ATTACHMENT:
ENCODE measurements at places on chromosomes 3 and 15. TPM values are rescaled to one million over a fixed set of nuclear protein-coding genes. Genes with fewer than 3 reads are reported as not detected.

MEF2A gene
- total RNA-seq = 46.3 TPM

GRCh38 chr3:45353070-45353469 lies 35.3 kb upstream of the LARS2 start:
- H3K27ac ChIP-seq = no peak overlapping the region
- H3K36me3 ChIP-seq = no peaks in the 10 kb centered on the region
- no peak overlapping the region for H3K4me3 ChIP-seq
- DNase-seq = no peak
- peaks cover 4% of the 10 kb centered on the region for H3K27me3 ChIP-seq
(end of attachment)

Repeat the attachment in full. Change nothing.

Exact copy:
ENCODE measurements at places on chromosomes 3 and 15. TPM values are rescaled to one million over a fixed set of nuclear protein-coding genes. Genes with fewer than 3 reads are reported as not detected.

MEF2A gene
- total RNA-seq = 46.3 TPM

GRCh38 chr3:45353070-45353469 lies 35.3 kb upstream of the LARS2 start:
- H3K27ac ChIP-seq = no peak overlapping the region
- H3K36me3 ChIP-seq = no peaks in the 10 kb centered on the region
- no peak overlapping the region for H3K4me3 ChIP-seq
- DNase-seq = no peak
- peaks cover 4% of the 10 kb centered on the region for H3K27me3 ChIP-seq